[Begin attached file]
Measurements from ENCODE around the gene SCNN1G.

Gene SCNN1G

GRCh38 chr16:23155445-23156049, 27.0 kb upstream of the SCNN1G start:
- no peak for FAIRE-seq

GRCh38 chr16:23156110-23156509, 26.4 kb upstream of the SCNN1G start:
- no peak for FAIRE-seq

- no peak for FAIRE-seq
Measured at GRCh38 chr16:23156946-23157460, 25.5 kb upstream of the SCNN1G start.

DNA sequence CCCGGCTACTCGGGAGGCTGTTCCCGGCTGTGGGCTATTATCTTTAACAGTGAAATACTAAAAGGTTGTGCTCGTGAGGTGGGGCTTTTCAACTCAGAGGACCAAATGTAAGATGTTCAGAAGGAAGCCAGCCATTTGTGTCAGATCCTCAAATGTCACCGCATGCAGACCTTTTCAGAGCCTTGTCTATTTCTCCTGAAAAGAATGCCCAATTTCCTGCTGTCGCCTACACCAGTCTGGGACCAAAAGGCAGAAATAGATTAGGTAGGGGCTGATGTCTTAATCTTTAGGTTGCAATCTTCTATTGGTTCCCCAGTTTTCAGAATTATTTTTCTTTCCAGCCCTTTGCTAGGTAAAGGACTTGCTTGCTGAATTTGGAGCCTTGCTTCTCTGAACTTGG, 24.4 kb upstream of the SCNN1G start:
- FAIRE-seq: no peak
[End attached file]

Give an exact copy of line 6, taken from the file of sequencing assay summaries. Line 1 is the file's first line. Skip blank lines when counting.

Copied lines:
- no peak for FAIRE-seq